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Communicable Disease

A communicable disease is one that is spread from one person to another through a variety of ways, such as contact with blood and body fluids, breathing in an airborne virus, or by being bitten by an insect.

Communicable diseases are spread depending on the specific disease or infectious agent. Some ways communicable diseases are spread:

  • through physical contact with an infected person, such as touch, sexual contact, fecal/oral transmission, or droplets
  • through contact with a contaminated surface or object, food, blood, or water
  • through bites from insects or animals capable of transmitting the disease
  • by travel through the air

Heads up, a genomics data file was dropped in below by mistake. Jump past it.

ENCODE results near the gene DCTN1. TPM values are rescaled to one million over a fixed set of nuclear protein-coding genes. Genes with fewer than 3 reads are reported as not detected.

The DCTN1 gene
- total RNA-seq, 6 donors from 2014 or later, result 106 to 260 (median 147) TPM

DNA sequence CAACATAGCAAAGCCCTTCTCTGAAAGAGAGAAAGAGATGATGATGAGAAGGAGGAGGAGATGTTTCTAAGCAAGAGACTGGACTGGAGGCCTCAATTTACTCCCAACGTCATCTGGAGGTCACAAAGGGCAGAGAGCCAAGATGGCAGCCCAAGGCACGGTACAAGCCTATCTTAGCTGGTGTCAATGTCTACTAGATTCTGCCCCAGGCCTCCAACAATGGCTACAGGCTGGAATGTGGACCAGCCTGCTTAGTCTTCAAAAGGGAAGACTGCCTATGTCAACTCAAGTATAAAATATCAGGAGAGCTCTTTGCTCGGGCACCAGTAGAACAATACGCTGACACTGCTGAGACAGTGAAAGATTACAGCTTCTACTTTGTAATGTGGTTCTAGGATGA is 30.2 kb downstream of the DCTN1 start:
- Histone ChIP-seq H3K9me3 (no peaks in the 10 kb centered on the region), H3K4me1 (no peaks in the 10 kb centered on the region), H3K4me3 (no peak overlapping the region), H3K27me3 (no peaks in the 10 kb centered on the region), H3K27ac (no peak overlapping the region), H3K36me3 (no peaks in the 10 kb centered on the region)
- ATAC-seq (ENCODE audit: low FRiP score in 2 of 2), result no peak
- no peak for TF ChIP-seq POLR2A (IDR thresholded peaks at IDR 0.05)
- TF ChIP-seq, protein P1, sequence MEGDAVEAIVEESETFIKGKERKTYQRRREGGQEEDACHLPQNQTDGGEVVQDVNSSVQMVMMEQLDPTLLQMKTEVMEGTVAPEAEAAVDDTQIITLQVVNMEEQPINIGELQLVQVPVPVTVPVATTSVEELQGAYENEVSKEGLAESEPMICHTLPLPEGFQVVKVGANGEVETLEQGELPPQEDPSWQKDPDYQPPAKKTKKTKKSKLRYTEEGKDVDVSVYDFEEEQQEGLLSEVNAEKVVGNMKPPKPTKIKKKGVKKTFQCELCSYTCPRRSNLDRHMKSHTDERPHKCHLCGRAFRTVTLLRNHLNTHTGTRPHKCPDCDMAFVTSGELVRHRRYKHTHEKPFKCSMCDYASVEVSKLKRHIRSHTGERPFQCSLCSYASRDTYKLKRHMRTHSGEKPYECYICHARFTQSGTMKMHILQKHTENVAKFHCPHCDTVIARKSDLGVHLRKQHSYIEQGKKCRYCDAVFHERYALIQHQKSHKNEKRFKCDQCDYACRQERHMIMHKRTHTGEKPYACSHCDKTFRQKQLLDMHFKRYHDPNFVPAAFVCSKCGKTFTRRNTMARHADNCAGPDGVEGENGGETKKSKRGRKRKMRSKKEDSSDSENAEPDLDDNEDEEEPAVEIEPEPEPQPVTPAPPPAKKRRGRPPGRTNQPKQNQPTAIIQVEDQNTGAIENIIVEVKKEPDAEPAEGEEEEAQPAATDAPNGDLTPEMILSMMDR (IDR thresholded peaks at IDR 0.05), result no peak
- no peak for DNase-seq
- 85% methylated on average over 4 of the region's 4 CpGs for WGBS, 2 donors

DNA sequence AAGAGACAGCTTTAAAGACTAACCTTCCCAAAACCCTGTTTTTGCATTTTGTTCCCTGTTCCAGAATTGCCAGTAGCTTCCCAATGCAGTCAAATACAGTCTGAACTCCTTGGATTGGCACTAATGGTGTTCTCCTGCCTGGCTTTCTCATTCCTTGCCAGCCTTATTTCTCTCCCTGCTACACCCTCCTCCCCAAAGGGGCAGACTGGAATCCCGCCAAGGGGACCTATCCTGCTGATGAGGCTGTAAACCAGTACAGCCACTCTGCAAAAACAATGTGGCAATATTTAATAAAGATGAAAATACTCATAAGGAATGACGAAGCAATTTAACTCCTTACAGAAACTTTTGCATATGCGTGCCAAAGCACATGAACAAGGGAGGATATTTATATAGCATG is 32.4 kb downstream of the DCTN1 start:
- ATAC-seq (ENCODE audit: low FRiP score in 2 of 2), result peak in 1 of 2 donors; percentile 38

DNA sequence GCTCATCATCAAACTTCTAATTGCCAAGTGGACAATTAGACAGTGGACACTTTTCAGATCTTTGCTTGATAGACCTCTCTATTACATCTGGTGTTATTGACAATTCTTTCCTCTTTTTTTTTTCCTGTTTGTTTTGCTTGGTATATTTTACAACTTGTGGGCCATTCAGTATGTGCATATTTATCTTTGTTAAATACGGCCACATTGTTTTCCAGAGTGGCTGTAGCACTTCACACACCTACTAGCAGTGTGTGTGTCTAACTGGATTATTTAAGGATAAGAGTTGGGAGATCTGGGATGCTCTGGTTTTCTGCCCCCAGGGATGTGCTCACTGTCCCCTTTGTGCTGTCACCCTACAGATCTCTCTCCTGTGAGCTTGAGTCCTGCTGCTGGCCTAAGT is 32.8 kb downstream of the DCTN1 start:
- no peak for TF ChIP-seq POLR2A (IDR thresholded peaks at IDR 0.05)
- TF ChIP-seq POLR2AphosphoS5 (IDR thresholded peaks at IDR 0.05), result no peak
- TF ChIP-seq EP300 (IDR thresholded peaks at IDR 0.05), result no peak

Reporting of cases of communicable disease is important in the planning and evaluation of disease prevention and control programs, in the assurance of appropriate medical therapy, and in the detection of common-source outbreaks. New York State law mandates healthcare providers and laboratories report certain diseases or conditions to their local health department. Examples of reportable communicable diseases include influenza, measles, salmonella, sexually transmitted infections, and hepatitis A, B, and C. For more information about communicable disease reporting, visit https://www.health.ny.gov/forms/instructions/doh-389_instructions.pdf

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